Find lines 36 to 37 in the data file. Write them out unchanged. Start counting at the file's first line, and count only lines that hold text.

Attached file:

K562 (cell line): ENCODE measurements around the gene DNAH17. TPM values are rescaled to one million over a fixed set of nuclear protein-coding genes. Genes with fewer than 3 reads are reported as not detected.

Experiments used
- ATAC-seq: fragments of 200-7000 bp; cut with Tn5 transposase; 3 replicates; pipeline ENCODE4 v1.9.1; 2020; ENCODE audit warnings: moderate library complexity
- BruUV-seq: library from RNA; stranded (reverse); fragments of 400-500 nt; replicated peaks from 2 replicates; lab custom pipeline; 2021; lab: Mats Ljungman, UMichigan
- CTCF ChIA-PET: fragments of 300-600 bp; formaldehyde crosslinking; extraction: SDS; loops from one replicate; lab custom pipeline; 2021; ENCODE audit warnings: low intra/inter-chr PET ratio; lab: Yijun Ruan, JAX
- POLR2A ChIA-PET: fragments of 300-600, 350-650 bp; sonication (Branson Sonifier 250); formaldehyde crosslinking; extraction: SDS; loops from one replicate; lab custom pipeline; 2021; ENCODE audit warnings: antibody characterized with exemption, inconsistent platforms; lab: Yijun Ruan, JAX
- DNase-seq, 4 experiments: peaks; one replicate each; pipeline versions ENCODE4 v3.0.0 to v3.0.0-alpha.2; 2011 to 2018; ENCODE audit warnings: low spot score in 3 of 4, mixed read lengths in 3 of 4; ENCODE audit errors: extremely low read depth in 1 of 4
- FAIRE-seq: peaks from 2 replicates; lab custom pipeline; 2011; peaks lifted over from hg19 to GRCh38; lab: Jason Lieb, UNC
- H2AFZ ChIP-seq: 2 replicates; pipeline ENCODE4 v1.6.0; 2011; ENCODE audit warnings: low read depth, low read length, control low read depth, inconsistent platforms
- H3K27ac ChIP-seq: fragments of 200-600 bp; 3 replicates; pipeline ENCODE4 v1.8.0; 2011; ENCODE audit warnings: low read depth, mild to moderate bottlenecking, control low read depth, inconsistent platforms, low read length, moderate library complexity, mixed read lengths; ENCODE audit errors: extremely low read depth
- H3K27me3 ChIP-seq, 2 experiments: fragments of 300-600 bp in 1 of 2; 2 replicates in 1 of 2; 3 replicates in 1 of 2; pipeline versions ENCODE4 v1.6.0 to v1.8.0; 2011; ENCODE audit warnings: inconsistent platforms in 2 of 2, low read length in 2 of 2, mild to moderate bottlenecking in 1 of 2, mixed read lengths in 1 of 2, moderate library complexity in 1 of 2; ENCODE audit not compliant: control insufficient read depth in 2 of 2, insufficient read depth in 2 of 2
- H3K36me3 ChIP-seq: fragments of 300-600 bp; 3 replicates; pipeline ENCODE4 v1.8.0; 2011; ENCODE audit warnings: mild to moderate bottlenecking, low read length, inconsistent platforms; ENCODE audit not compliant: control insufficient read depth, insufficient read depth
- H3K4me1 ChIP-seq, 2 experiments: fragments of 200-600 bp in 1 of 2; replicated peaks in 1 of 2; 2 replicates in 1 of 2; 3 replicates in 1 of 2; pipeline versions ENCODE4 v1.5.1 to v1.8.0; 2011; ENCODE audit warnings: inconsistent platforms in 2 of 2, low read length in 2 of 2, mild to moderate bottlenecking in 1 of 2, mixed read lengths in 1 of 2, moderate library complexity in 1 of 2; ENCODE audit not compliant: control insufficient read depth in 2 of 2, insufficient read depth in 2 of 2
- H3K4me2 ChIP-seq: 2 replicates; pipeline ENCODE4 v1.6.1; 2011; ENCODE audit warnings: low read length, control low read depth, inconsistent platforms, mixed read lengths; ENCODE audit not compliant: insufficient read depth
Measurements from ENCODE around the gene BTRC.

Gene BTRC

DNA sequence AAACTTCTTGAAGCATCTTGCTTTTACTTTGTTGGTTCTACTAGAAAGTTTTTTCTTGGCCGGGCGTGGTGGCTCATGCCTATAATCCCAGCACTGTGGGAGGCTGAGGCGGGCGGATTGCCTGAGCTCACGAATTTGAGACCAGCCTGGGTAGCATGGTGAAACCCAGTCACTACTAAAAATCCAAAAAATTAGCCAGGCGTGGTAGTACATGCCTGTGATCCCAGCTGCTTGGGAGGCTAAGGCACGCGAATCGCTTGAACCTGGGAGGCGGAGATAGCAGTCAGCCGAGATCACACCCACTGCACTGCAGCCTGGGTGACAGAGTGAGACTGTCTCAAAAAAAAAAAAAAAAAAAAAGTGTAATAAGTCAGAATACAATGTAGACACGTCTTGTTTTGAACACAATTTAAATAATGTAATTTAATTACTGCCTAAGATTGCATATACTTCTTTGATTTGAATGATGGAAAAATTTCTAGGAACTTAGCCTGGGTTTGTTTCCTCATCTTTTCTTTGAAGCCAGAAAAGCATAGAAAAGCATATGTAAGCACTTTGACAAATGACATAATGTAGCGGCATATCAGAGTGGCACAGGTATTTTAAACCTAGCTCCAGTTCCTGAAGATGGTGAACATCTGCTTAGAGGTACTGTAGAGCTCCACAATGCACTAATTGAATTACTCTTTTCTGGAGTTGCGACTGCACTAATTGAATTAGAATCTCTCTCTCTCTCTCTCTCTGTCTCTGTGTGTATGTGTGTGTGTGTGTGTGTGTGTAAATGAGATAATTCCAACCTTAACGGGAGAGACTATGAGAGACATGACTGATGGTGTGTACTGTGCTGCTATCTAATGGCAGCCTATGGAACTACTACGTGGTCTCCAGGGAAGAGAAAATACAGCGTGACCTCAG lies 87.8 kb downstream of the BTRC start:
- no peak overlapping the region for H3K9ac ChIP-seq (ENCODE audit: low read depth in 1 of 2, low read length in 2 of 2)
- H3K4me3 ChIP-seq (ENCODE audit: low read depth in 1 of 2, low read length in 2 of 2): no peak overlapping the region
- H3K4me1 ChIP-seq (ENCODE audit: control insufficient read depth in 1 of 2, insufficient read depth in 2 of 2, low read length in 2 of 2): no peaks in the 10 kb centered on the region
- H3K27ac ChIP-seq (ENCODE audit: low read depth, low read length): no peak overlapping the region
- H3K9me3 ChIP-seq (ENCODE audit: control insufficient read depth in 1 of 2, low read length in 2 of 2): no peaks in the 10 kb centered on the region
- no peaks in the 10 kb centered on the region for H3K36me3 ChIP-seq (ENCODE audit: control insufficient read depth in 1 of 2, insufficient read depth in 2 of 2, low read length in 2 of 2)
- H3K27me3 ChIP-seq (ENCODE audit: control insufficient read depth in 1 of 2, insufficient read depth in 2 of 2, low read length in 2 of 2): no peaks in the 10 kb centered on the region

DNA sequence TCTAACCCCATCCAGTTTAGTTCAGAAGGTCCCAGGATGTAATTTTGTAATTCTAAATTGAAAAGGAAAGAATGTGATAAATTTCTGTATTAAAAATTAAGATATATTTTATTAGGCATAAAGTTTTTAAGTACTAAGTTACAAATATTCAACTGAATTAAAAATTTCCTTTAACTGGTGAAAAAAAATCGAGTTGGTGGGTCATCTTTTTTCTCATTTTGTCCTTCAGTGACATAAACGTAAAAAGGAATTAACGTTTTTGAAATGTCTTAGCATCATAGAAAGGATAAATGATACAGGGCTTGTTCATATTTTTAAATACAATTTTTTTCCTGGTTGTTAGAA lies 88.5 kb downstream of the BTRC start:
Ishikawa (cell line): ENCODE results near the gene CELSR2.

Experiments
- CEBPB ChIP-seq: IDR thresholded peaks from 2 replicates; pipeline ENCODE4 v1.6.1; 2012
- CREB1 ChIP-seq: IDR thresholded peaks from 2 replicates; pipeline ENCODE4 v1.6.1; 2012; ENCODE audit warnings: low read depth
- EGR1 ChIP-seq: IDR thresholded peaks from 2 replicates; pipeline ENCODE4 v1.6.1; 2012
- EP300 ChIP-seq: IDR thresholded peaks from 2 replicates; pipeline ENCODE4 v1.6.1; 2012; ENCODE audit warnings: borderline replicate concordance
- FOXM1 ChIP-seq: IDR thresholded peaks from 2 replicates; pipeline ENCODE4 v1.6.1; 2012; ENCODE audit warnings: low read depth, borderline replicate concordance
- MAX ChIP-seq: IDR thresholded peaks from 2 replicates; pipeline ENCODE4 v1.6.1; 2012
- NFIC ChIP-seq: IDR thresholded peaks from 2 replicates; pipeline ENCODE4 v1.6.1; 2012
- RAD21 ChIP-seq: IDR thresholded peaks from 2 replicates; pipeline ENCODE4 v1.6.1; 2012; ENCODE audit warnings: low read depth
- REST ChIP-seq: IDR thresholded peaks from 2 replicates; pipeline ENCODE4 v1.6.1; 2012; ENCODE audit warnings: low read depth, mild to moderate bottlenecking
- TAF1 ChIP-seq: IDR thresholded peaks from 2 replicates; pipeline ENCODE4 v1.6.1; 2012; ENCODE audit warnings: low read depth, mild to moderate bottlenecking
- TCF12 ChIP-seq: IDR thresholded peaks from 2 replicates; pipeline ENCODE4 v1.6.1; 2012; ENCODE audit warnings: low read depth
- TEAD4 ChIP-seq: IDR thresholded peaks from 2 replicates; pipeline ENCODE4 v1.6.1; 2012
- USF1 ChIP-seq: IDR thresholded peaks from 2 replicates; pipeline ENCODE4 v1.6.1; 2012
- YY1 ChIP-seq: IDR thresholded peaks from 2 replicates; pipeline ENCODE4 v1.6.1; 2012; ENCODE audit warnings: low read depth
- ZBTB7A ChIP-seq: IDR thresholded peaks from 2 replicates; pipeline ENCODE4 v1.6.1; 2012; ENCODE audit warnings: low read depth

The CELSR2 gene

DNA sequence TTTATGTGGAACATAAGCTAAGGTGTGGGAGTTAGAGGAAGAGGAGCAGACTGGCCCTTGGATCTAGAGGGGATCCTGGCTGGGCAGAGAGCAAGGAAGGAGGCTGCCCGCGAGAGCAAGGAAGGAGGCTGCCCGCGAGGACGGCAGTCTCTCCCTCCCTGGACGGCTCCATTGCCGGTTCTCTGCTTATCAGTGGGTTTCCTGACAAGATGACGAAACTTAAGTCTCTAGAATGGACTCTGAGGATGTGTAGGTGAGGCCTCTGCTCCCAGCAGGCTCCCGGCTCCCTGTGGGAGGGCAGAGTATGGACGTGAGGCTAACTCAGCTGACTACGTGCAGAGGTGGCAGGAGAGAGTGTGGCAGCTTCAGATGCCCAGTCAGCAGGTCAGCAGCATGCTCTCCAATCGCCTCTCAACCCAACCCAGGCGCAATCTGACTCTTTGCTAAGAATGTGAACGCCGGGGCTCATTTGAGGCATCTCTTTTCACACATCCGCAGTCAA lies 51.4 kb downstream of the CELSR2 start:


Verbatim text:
- REST ChIP-seq: IDR thresholded peaks from 2 replicates; pipeline ENCODE4 v1.6.1; 2012; ENCODE audit warnings: low read depth, mild to moderate bottlenecking
- TAF1 ChIP-seq: IDR thresholded peaks from 2 replicates; pipeline ENCODE4 v1.6.1; 2012; ENCODE audit warnings: low read depth, mild to moderate bottlenecking